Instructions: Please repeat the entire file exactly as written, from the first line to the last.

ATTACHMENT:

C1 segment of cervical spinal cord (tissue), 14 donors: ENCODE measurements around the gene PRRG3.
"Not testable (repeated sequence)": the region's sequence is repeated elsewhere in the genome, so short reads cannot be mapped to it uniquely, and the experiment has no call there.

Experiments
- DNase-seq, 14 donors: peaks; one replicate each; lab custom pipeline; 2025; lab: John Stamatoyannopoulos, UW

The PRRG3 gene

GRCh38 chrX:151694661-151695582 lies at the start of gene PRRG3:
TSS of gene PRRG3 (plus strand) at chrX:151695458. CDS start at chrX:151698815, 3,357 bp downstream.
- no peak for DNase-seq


C1 segment of cervical spinal cord (tissue), 14 donors: ENCODE measurements around the gene PRRG3.
"Not testable (repeated sequence)": the region's sequence is repeated elsewhere in the genome, so short reads cannot be mapped to it uniquely, and the experiment has no call there.

Experiments
- DNase-seq, 14 donors: peaks; one replicate each; lab custom pipeline; 2025; lab: John Stamatoyannopoulos, UW

The PRRG3 gene

GRCh38 chrX:151694661-151695582 lies at the start of gene PRRG3:
TSS of gene PRRG3 (plus strand) at chrX:151695458. CDS start at chrX:151698815, 3,357 bp downstream.
- no peak for DNase-seq